Wild food (36) – Dryad’s Saddle by Ian Carter

This is a common and widespread bracket fungus often found in the summer on dead or dying deciduous trees. It can grow to a huge size, perhaps as large and heavy as any British species. The problem is the large and easy-to-spot specimens are not much use as food as they quickly become tough and unpalatable. The trick is to find them while they are still very difficult to find.

It has something of a mixed reputation as an edible species but I’ve found the young ones to be very tasty and they often grow at a time when few other fungi are available. The shape of the caps and the distinctive pattern of concentric circles of darker scales means that it is hard to confuse with anything else.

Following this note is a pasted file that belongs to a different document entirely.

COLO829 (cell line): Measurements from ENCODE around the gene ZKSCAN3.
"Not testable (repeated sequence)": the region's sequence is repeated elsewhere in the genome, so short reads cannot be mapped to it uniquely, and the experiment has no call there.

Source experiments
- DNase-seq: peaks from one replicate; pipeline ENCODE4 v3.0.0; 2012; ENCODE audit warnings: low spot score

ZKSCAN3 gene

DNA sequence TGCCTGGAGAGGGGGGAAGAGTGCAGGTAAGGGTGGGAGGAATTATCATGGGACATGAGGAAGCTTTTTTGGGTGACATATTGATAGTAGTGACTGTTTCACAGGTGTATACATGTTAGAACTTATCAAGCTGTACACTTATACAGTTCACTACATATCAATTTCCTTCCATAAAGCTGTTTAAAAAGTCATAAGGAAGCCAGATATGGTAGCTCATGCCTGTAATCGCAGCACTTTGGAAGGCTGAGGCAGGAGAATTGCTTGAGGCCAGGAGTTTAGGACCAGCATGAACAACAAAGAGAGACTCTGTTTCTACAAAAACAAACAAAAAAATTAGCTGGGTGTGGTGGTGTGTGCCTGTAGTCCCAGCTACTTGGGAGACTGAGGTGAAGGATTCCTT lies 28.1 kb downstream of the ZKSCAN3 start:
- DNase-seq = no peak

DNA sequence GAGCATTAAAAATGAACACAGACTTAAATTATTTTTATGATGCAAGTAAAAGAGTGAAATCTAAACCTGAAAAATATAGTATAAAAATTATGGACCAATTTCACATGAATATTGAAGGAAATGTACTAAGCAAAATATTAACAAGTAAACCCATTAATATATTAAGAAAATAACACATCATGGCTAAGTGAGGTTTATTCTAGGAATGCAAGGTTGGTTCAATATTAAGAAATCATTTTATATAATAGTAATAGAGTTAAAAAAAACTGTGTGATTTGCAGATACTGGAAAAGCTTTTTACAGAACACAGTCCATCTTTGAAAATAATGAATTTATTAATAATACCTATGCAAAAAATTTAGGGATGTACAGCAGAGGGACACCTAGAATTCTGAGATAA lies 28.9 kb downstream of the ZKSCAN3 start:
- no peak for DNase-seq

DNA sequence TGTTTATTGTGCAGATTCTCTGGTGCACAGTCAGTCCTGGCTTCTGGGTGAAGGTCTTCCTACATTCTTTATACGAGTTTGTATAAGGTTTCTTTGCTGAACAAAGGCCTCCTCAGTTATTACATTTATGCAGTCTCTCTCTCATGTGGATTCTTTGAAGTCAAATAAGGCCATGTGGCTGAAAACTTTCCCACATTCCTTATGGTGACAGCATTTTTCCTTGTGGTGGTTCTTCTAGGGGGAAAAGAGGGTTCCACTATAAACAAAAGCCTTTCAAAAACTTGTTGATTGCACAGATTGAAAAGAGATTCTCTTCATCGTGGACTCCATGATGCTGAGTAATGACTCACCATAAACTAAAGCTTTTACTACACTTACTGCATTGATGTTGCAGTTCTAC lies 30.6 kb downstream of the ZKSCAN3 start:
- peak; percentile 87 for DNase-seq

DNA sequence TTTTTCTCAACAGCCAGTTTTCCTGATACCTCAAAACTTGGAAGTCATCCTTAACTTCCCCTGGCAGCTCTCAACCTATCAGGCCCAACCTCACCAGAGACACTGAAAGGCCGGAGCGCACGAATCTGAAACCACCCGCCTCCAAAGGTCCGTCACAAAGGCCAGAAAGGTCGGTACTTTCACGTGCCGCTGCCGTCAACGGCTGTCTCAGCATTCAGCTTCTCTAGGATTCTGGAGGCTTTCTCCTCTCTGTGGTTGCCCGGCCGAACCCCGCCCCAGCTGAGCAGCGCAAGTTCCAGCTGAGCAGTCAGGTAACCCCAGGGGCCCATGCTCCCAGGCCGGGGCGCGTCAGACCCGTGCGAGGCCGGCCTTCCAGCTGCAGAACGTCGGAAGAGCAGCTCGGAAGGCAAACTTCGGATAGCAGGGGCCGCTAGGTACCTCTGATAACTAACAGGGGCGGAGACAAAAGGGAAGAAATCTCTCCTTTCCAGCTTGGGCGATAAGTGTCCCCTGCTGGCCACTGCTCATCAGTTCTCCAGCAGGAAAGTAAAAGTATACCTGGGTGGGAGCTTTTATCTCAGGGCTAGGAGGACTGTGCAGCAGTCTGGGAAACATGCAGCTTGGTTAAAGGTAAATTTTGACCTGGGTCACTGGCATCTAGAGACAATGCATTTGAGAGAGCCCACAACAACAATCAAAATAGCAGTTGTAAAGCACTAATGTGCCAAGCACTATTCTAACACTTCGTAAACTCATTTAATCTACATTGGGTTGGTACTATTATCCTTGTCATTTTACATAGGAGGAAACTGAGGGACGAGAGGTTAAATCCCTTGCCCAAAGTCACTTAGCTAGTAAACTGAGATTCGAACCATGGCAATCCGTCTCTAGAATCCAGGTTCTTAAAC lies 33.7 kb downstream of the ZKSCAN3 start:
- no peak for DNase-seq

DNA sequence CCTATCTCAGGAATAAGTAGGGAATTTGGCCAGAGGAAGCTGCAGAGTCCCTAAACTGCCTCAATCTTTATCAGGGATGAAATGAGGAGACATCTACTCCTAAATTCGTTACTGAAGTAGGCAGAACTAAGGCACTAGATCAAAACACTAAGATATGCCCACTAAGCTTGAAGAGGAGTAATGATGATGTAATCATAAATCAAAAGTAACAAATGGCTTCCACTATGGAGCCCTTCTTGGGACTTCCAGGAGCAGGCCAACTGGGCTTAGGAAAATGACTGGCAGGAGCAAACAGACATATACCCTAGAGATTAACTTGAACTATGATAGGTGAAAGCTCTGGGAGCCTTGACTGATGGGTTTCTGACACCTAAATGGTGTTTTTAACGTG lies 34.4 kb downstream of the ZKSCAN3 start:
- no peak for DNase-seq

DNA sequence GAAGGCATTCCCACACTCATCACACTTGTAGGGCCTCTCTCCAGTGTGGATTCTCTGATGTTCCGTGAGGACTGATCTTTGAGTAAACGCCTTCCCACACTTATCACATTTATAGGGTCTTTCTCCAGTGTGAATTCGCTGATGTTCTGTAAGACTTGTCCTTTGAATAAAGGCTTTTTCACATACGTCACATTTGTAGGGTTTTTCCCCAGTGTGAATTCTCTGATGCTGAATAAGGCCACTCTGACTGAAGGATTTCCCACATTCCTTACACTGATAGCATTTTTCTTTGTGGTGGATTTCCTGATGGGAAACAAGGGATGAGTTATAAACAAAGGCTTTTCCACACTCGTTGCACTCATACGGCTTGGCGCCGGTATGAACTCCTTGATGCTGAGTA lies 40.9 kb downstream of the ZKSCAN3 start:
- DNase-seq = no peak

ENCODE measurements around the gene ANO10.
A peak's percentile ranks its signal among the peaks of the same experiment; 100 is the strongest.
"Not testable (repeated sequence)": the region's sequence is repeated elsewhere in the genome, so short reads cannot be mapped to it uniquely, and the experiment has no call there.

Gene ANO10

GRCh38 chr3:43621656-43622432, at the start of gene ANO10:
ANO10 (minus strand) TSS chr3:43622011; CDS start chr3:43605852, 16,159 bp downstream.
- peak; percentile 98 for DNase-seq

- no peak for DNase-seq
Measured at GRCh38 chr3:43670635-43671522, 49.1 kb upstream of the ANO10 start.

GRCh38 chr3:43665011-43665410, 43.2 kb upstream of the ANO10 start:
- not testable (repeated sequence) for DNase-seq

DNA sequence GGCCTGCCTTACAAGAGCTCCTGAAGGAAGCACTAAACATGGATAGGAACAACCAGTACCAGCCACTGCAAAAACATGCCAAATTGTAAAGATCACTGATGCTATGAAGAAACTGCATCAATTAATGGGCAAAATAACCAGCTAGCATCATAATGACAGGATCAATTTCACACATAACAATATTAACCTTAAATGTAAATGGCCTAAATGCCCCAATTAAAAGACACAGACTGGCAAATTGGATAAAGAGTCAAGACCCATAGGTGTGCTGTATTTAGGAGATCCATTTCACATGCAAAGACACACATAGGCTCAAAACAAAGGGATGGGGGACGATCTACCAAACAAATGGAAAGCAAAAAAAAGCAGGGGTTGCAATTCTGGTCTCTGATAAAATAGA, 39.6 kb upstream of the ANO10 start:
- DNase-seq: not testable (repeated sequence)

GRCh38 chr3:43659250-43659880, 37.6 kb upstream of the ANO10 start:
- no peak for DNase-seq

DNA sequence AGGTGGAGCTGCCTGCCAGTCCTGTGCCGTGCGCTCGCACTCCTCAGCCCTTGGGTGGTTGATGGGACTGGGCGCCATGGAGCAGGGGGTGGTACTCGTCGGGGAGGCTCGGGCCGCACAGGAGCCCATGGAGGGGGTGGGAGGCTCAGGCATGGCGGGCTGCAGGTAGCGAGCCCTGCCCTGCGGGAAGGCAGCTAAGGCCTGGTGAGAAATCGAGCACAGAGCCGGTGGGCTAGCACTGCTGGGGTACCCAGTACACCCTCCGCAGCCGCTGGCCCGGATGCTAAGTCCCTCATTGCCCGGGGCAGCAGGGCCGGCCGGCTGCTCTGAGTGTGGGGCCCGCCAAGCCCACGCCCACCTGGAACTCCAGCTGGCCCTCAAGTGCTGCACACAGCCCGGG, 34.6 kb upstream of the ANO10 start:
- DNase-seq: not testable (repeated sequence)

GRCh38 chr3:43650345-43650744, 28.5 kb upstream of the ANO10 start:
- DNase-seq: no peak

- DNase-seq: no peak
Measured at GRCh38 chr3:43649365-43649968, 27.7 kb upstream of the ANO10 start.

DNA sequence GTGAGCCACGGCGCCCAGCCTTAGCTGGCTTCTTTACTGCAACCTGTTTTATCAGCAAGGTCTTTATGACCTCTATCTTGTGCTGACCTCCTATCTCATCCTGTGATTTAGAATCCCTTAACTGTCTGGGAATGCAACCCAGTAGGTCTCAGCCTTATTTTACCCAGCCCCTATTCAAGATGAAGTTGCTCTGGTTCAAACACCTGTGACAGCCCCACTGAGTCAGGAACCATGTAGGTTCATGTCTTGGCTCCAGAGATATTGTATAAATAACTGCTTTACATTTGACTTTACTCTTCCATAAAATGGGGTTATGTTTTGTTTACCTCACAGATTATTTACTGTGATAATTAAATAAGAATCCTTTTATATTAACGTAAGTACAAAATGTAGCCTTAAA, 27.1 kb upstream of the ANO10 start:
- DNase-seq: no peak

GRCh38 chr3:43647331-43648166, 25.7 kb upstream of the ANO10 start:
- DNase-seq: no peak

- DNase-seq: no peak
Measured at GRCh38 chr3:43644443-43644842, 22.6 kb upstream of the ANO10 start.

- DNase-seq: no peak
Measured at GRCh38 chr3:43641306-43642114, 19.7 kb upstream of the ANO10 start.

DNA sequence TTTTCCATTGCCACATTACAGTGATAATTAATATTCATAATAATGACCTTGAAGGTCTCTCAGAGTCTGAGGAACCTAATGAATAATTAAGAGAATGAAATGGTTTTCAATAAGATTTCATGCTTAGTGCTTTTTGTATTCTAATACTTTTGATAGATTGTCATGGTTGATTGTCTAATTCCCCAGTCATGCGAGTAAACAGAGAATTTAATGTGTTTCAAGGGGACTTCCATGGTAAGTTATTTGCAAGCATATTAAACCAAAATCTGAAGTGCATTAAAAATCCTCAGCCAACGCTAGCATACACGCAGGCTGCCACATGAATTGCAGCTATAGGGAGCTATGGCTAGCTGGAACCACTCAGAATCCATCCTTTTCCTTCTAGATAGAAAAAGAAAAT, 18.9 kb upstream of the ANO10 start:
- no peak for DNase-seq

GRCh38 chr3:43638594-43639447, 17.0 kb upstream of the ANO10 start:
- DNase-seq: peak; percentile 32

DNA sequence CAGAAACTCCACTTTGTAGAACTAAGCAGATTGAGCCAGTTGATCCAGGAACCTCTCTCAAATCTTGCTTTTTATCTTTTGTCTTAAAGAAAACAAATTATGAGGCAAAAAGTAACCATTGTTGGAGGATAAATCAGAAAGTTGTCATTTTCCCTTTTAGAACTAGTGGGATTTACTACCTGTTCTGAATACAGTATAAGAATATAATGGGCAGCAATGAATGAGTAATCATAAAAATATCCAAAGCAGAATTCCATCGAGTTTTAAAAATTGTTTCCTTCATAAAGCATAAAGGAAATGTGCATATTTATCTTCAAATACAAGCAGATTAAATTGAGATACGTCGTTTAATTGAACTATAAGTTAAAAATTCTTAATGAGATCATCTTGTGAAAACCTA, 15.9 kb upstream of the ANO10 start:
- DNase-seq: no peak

The name comes from its apparent co-option by horse-riding wood nymphs. As an ornithologist (and realist) I prefer the alternative name of Pheasant’s Back, a reference to the pattern made by the scales on the cap’s surface. The shape of the caps is also sometimes compared with the seat of an old-fashioned tractor – from distant days when farmers had to make do with a small, hard piece of plastic outside in the elements, rather than the cushioned comfort of today’s weather-proof cabins.